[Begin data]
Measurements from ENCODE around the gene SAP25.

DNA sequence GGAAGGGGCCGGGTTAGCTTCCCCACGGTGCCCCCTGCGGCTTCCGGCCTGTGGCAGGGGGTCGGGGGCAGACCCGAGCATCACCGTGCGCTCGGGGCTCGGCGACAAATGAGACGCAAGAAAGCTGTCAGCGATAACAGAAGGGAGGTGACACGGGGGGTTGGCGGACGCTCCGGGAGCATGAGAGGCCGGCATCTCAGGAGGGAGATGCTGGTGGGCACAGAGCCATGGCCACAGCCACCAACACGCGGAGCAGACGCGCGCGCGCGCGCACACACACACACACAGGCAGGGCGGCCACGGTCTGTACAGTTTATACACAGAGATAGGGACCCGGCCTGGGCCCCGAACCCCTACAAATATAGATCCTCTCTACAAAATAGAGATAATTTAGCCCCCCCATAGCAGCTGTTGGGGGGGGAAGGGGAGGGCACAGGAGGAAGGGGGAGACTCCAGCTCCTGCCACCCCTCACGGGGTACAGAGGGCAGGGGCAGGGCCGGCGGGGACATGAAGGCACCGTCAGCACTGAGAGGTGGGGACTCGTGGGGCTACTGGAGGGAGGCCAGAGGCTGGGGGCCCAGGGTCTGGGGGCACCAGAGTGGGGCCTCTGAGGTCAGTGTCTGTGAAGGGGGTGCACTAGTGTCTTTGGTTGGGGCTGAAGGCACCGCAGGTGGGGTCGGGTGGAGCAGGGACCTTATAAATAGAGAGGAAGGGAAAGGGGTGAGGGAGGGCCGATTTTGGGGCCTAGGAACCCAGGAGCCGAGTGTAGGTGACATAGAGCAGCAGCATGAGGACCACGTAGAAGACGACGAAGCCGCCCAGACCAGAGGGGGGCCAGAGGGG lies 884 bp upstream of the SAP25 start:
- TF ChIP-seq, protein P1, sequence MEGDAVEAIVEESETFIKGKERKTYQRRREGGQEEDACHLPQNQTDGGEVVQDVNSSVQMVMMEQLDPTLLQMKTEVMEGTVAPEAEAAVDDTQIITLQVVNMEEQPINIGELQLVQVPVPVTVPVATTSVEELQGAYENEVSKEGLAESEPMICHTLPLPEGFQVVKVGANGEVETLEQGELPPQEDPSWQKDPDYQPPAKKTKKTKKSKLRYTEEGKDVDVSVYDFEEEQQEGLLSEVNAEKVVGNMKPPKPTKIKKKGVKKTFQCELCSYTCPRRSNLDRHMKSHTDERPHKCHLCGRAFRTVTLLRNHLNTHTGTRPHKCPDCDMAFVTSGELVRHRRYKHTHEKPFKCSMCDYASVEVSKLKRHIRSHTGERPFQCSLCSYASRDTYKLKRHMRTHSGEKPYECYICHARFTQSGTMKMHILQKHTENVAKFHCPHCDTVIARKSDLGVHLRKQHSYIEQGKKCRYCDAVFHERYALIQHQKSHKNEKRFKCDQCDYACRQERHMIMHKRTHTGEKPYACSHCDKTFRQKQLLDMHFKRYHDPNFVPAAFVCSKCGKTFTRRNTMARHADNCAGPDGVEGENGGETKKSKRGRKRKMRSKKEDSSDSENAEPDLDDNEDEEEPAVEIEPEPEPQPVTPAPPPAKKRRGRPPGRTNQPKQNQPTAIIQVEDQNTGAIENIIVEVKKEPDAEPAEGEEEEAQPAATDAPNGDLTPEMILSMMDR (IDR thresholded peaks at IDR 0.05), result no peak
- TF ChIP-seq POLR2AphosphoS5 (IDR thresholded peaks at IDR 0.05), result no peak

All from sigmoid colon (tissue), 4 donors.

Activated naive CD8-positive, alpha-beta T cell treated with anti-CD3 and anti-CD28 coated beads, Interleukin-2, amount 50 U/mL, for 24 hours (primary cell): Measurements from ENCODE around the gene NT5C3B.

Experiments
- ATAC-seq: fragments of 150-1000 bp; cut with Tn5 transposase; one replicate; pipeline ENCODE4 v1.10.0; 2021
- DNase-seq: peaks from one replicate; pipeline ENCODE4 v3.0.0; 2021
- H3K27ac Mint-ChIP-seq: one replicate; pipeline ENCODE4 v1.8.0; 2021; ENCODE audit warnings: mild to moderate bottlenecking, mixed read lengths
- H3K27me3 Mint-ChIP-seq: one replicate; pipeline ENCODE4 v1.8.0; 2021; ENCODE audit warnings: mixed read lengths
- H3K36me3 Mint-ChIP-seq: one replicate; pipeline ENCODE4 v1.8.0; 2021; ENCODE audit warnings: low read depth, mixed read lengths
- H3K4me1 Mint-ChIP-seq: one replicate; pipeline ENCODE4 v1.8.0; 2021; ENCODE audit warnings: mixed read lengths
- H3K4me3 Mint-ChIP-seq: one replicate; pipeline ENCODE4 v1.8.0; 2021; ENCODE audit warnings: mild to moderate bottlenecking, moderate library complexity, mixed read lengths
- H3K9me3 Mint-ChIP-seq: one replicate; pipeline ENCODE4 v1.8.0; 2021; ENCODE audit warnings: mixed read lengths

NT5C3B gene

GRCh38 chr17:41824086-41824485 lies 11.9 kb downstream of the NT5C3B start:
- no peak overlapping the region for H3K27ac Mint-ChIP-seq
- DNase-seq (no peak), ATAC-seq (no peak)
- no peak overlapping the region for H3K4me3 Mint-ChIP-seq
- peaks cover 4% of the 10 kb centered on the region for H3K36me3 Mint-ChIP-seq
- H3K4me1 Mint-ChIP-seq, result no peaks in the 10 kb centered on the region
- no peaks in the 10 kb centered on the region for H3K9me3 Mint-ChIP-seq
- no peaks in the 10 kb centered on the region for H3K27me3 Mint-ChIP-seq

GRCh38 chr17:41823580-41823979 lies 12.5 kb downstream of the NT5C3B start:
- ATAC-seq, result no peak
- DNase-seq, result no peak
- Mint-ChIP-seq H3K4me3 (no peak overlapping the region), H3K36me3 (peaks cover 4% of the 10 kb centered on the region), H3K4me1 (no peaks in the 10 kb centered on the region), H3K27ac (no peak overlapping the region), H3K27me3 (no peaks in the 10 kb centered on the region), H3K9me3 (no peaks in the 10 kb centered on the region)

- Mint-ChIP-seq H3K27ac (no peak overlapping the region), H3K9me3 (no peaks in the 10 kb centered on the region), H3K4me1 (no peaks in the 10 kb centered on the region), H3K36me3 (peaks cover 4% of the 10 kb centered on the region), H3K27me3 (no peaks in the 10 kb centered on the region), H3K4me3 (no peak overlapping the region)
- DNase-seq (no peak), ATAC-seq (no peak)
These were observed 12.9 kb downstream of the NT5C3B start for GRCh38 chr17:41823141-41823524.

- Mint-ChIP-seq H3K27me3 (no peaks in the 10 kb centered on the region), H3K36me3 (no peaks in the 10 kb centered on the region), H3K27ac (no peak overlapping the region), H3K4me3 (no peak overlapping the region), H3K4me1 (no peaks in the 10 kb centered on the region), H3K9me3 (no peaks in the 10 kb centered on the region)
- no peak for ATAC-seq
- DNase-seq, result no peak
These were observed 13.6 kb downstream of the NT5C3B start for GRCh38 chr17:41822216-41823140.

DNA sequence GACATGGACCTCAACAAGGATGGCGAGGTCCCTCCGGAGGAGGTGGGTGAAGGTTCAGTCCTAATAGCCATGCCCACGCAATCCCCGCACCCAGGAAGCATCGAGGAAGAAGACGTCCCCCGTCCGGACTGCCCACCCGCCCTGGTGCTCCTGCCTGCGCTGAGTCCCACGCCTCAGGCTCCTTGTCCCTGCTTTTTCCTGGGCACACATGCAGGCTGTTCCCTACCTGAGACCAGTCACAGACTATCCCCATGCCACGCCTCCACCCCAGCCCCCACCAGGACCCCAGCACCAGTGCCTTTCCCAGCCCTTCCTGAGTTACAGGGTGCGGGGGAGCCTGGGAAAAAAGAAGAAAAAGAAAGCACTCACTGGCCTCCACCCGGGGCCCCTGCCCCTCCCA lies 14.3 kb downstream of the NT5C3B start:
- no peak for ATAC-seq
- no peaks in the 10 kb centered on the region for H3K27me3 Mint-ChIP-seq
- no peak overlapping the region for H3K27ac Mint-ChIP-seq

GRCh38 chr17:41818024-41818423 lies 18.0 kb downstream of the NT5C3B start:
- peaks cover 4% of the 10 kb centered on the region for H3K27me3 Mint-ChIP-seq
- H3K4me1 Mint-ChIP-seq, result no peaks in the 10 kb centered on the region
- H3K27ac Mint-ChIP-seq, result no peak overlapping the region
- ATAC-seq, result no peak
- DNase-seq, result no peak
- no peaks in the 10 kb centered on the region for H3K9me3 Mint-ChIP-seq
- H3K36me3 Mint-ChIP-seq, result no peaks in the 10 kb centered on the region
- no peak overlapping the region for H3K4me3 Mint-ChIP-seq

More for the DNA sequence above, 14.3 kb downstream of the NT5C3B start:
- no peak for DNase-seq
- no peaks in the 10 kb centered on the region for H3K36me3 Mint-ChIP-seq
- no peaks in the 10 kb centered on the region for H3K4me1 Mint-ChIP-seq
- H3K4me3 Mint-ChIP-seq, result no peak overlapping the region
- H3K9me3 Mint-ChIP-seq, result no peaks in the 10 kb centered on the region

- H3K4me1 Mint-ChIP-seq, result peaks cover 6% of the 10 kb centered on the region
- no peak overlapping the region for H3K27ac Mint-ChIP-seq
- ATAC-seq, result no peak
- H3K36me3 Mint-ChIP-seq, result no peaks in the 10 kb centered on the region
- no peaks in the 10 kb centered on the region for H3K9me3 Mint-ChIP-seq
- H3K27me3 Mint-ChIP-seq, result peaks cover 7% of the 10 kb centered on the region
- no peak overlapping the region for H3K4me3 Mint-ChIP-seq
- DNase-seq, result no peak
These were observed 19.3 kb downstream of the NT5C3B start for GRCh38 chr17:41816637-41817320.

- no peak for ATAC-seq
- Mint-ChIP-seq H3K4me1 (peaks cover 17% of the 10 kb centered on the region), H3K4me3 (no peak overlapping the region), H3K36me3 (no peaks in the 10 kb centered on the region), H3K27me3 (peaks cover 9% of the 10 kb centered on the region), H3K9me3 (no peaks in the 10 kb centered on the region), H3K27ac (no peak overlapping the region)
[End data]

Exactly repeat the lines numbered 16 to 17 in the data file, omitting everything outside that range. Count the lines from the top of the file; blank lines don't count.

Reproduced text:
NT5C3B gene

GRCh38 chr17:41824086-41824485 lies 11.9 kb downstream of the NT5C3B start: